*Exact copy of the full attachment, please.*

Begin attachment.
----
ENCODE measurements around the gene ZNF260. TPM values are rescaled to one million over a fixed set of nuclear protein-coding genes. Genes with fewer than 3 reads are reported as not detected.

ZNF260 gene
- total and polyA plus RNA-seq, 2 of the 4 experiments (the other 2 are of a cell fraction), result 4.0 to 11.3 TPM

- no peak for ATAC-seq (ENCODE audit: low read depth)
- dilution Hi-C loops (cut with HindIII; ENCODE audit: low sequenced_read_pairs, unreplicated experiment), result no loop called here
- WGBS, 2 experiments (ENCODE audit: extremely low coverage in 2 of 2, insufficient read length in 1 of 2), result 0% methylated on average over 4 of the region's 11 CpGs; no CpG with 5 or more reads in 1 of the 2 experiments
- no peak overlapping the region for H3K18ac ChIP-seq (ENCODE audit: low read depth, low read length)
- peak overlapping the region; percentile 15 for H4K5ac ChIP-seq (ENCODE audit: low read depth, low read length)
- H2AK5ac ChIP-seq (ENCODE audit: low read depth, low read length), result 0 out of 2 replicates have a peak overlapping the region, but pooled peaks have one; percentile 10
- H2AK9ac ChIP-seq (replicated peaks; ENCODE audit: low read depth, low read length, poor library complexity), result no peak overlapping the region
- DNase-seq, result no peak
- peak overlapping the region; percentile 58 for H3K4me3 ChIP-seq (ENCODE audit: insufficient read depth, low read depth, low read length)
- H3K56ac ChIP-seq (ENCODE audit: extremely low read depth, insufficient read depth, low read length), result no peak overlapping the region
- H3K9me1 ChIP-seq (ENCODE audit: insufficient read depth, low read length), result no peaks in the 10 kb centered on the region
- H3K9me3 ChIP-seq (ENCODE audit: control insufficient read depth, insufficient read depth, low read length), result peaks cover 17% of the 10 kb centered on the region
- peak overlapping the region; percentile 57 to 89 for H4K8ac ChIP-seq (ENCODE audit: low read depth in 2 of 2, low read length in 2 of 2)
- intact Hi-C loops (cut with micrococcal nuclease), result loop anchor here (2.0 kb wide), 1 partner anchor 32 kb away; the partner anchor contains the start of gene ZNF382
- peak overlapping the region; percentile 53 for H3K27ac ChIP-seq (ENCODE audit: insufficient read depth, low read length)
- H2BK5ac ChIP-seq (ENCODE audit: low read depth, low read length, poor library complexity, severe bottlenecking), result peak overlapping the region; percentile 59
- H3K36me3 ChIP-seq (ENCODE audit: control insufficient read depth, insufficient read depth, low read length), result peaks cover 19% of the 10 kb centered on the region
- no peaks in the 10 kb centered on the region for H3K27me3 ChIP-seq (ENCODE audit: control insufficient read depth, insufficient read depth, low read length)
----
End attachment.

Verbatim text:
ENCODE measurements around the gene ZNF260. TPM values are rescaled to one million over a fixed set of nuclear protein-coding genes. Genes with fewer than 3 reads are reported as not detected.

ZNF260 gene
- total and polyA plus RNA-seq, 2 of the 4 experiments (the other 2 are of a cell fraction), result 4.0 to 11.3 TPM

- no peak for ATAC-seq (ENCODE audit: low read depth)
- dilution Hi-C loops (cut with HindIII; ENCODE audit: low sequenced_read_pairs, unreplicated experiment), result no loop called here
- WGBS, 2 experiments (ENCODE audit: extremely low coverage in 2 of 2, insufficient read length in 1 of 2), result 0% methylated on average over 4 of the region's 11 CpGs; no CpG with 5 or more reads in 1 of the 2 experiments
- no peak overlapping the region for H3K18ac ChIP-seq (ENCODE audit: low read depth, low read length)
- peak overlapping the region; percentile 15 for H4K5ac ChIP-seq (ENCODE audit: low read depth, low read length)
- H2AK5ac ChIP-seq (ENCODE audit: low read depth, low read length), result 0 out of 2 replicates have a peak overlapping the region, but pooled peaks have one; percentile 10
- H2AK9ac ChIP-seq (replicated peaks; ENCODE audit: low read depth, low read length, poor library complexity), result no peak overlapping the region
- DNase-seq, result no peak
- peak overlapping the region; percentile 58 for H3K4me3 ChIP-seq (ENCODE audit: insufficient read depth, low read depth, low read length)
- H3K56ac ChIP-seq (ENCODE audit: extremely low read depth, insufficient read depth, low read length), result no peak overlapping the region
- H3K9me1 ChIP-seq (ENCODE audit: insufficient read depth, low read length), result no peaks in the 10 kb centered on the region
- H3K9me3 ChIP-seq (ENCODE audit: control insufficient read depth, insufficient read depth, low read length), result peaks cover 17% of the 10 kb centered on the region
- peak overlapping the region; percentile 57 to 89 for H4K8ac ChIP-seq (ENCODE audit: low read depth in 2 of 2, low read length in 2 of 2)
- intact Hi-C loops (cut with micrococcal nuclease), result loop anchor here (2.0 kb wide), 1 partner anchor 32 kb away; the partner anchor contains the start of gene ZNF382
- peak overlapping the region; percentile 53 for H3K27ac ChIP-seq (ENCODE audit: insufficient read depth, low read length)
- H2BK5ac ChIP-seq (ENCODE audit: low read depth, low read length, poor library complexity, severe bottlenecking), result peak overlapping the region; percentile 59
- H3K36me3 ChIP-seq (ENCODE audit: control insufficient read depth, insufficient read depth, low read length), result peaks cover 19% of the 10 kb centered on the region
- no peaks in the 10 kb centered on the region for H3K27me3 ChIP-seq (ENCODE audit: control insufficient read depth, insufficient read depth, low read length)